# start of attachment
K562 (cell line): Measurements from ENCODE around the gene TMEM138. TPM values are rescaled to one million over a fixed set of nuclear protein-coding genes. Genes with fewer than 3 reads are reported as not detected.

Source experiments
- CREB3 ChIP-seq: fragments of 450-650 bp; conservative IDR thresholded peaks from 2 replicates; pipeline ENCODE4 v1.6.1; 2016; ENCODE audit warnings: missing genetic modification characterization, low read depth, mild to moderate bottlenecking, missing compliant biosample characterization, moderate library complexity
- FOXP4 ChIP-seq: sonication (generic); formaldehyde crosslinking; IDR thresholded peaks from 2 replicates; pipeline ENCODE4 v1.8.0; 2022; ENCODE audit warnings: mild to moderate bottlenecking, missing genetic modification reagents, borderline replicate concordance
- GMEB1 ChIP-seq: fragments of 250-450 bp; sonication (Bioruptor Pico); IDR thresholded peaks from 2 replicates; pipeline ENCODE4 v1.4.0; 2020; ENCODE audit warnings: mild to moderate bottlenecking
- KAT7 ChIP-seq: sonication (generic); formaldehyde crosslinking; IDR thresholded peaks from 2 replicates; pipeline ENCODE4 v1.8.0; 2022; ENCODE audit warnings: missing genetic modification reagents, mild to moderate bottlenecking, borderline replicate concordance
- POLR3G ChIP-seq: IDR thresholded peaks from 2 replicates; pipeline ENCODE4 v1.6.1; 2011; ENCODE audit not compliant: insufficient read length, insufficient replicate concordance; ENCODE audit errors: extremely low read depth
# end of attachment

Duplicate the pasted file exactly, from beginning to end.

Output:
K562 (cell line): Measurements from ENCODE around the gene TMEM138. TPM values are rescaled to one million over a fixed set of nuclear protein-coding genes. Genes with fewer than 3 reads are reported as not detected.

Source experiments
- CREB3 ChIP-seq: fragments of 450-650 bp; conservative IDR thresholded peaks from 2 replicates; pipeline ENCODE4 v1.6.1; 2016; ENCODE audit warnings: missing genetic modification characterization, low read depth, mild to moderate bottlenecking, missing compliant biosample characterization, moderate library complexity
- FOXP4 ChIP-seq: sonication (generic); formaldehyde crosslinking; IDR thresholded peaks from 2 replicates; pipeline ENCODE4 v1.8.0; 2022; ENCODE audit warnings: mild to moderate bottlenecking, missing genetic modification reagents, borderline replicate concordance
- GMEB1 ChIP-seq: fragments of 250-450 bp; sonication (Bioruptor Pico); IDR thresholded peaks from 2 replicates; pipeline ENCODE4 v1.4.0; 2020; ENCODE audit warnings: mild to moderate bottlenecking
- KAT7 ChIP-seq: sonication (generic); formaldehyde crosslinking; IDR thresholded peaks from 2 replicates; pipeline ENCODE4 v1.8.0; 2022; ENCODE audit warnings: missing genetic modification reagents, mild to moderate bottlenecking, borderline replicate concordance
- POLR3G ChIP-seq: IDR thresholded peaks from 2 replicates; pipeline ENCODE4 v1.6.1; 2011; ENCODE audit not compliant: insufficient read length, insufficient replicate concordance; ENCODE audit errors: extremely low read depth